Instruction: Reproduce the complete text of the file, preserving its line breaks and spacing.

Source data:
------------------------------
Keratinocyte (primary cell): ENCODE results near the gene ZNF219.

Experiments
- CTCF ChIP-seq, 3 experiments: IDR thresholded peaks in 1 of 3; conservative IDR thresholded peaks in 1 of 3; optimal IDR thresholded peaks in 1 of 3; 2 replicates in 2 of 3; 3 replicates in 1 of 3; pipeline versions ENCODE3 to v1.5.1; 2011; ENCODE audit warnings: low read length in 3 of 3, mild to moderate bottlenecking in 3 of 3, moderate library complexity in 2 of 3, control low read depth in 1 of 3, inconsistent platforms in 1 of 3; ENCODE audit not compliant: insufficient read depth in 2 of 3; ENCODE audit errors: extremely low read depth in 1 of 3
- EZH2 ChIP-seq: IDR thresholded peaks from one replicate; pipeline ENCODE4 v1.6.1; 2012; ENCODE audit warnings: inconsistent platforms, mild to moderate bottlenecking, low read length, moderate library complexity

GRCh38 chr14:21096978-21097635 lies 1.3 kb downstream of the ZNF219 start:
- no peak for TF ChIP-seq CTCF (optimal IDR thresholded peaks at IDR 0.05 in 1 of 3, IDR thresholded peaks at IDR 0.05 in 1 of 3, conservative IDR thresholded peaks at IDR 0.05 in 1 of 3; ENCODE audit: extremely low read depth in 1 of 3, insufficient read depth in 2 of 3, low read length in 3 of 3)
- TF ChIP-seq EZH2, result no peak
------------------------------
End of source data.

Keratinocyte (primary cell): ENCODE results near the gene ZNF219.

Experiments
- CTCF ChIP-seq, 3 experiments: IDR thresholded peaks in 1 of 3; conservative IDR thresholded peaks in 1 of 3; optimal IDR thresholded peaks in 1 of 3; 2 replicates in 2 of 3; 3 replicates in 1 of 3; pipeline versions ENCODE3 to v1.5.1; 2011; ENCODE audit warnings: low read length in 3 of 3, mild to moderate bottlenecking in 3 of 3, moderate library complexity in 2 of 3, control low read depth in 1 of 3, inconsistent platforms in 1 of 3; ENCODE audit not compliant: insufficient read depth in 2 of 3; ENCODE audit errors: extremely low read depth in 1 of 3
- EZH2 ChIP-seq: IDR thresholded peaks from one replicate; pipeline ENCODE4 v1.6.1; 2012; ENCODE audit warnings: inconsistent platforms, mild to moderate bottlenecking, low read length, moderate library complexity

GRCh38 chr14:21096978-21097635 lies 1.3 kb downstream of the ZNF219 start:
- no peak for TF ChIP-seq CTCF (optimal IDR thresholded peaks at IDR 0.05 in 1 of 3, IDR thresholded peaks at IDR 0.05 in 1 of 3, conservative IDR thresholded peaks at IDR 0.05 in 1 of 3; ENCODE audit: extremely low read depth in 1 of 3, insufficient read depth in 2 of 3, low read length in 3 of 3)
- TF ChIP-seq EZH2, result no peak